In November last year, I got involved with a campaign to save a local pub from demolition and replacement by a two-storey McDonald’s Drive Thru.
Over Christmas, I got involved with their ‘business team’ to try and establish a business plan to re-open the building as a pub and music venue and established a potential break-even scenario, with cash flow forecasts and investment plans. I spent time getting business management advice, and fed this back to the group. This is where it started to go wrong.
I needed to ask questions about potential grants, investment schemes, financing models etc., but was continually told “this is in hand” – without any details. Frustrating for both sides. In the end, I was told that some aspects were not “fucking important”. Developing a business plan without information is quite tricky.
Some background on me – in 1992 three of us started a self-financed business which we grew and eventually sold in 2004 after getting turnover up to £8M p.a. Part of that process involved understanding what’s needed to make a successful business, so I felt I had something to contribute here, especially as much of the campaign group consisted of musicians, music enthusiasts, and by their own admission, not a lot of business skills.
After some abuse, I left the ‘business team’ – the group did find someone else who is continuing this work, proving the maxim that no-one is indispensable.
I was still involved in their main Facebook group and would comment on processes – with an upcoming planning application, and little material objection that can be raised, I felt that something else would be needed. An English Heritage listing for the building looks unlikely, so something called a ‘Pub Protection Plan” seems to me (and a local councillor), a main hope to save the building.
Objections on the grounds of not wanting a takeaway are unlikely to carry any favour with the council, after all – there is extensive evidence that McDonald’s have had detailed conversations with the local council about road access, local amenity etc., why would they do that without reasonable expectation of success?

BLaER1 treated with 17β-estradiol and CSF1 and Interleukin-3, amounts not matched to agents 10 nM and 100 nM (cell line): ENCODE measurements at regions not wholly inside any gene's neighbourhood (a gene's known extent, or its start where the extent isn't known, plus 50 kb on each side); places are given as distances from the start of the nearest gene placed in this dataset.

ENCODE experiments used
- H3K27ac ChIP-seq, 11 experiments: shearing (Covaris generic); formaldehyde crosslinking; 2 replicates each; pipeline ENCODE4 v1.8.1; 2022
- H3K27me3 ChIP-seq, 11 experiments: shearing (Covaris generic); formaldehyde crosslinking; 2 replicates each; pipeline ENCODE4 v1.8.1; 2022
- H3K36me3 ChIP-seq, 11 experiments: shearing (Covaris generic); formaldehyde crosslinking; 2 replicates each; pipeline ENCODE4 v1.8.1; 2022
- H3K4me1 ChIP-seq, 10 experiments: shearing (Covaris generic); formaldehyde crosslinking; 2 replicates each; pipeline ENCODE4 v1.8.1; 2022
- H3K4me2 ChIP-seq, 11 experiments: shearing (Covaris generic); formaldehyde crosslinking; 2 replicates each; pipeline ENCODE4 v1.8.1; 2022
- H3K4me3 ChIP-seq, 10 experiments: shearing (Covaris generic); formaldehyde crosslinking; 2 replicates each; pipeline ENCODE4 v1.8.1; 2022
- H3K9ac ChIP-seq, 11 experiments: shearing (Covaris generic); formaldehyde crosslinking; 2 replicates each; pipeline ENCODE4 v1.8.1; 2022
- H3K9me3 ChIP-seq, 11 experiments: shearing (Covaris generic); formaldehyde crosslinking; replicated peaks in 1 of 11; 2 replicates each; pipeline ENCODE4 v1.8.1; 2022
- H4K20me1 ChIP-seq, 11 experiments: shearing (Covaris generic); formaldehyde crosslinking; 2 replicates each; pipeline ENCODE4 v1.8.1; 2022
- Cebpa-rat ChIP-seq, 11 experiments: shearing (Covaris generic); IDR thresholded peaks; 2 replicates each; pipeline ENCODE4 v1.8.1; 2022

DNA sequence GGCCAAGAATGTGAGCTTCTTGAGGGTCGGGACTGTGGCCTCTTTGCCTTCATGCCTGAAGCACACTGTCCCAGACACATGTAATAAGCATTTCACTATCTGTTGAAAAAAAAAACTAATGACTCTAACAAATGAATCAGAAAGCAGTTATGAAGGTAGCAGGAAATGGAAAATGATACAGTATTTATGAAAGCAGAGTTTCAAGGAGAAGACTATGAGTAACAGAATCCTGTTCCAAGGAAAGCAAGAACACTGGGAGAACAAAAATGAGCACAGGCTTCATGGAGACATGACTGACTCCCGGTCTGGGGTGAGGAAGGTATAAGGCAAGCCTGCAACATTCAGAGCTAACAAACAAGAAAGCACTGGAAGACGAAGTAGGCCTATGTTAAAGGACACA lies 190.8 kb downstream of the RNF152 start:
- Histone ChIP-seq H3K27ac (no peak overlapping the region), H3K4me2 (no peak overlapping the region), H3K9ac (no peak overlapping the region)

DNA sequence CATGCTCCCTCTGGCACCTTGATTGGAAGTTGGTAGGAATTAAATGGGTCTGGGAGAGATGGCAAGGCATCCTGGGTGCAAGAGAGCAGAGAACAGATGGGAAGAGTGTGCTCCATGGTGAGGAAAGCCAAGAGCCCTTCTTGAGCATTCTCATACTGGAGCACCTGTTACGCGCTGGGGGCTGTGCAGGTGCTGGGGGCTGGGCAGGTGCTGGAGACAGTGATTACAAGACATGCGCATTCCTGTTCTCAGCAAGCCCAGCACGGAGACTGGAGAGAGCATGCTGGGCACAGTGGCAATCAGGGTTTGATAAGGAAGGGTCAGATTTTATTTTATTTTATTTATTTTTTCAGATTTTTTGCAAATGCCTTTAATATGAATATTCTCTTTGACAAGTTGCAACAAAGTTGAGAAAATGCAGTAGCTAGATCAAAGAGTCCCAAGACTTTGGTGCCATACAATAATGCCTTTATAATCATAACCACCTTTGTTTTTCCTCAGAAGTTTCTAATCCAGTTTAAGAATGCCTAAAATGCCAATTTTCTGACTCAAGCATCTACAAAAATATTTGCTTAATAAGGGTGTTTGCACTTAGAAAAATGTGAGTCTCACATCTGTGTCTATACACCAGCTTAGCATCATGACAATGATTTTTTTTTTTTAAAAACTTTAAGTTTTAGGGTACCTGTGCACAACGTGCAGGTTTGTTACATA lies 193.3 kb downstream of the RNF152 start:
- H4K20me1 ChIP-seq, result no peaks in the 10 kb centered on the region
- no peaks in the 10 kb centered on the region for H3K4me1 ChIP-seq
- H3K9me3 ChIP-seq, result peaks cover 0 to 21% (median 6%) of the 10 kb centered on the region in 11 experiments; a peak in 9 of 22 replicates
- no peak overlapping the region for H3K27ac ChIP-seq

So, the Pub Protection Plan appears to be a good way of stopping McDonald’s in their tracks, but this idea has been rejected due to the potential costs. In addition, I received abusive messages from members of the group accusing me of capitalist intentions, amongst others.
I am happy to speak my opinion, I’m not one to keep quiet. But, I was once told the phrase “no-one gets in trouble for keeping their head down and saying nothing”. Maybe it’s better to say nothing then?
But, I won’t stay somewhere where you are abused for your opinion with un-substantiated accusations that are irrelevant. Maybe I’m too old and intolerant now, but I do believe that life is too short.
What these people don’t seem to understand is that making a profit is essential for any business, be it McDonald’s or a local pub and music venue. A music venue will not operate on grants alone. Holding a few music lessons won’t save the building. It has to make money – in fact, as we all do.
Maybe some of those criticising me have a mentality of living on state benefits, but the money even for them to live comes from someone, somewhere, making money.
So, after the abuse, I’ve left the group. This was a closed group, and even my comments in the public group have now been deleted and I’m blocked from posting there again.
Maybe what killed it was my suggestion that supporters put their hands in their pockets to support the Pub Protection Plan and invest in the Community Interest Company that has been created.
Maybe they don’t like people who talk of the reality? Reality isn’t always nice, the facts have to be faced, otherwise once McDonald’s put in their planning application, it’s far more likely to be an inevitability than a possibility.
While I don’t want a McDonald’s in my town, simply getting a petition and demonstrating, won’t actually sway the planners – they have to work to guidelines. McDonald’s might step away, but profits speak louder to them than upsetting a few musicians.
As an example, here is a rough financial business plan with cash flow. Even starting at £17K/week turnover, the business struggles to remain cash flow positive (and this is based on getting the building for free!).
If the campaigners are serious, investment and putting money where their mouths are will be needed.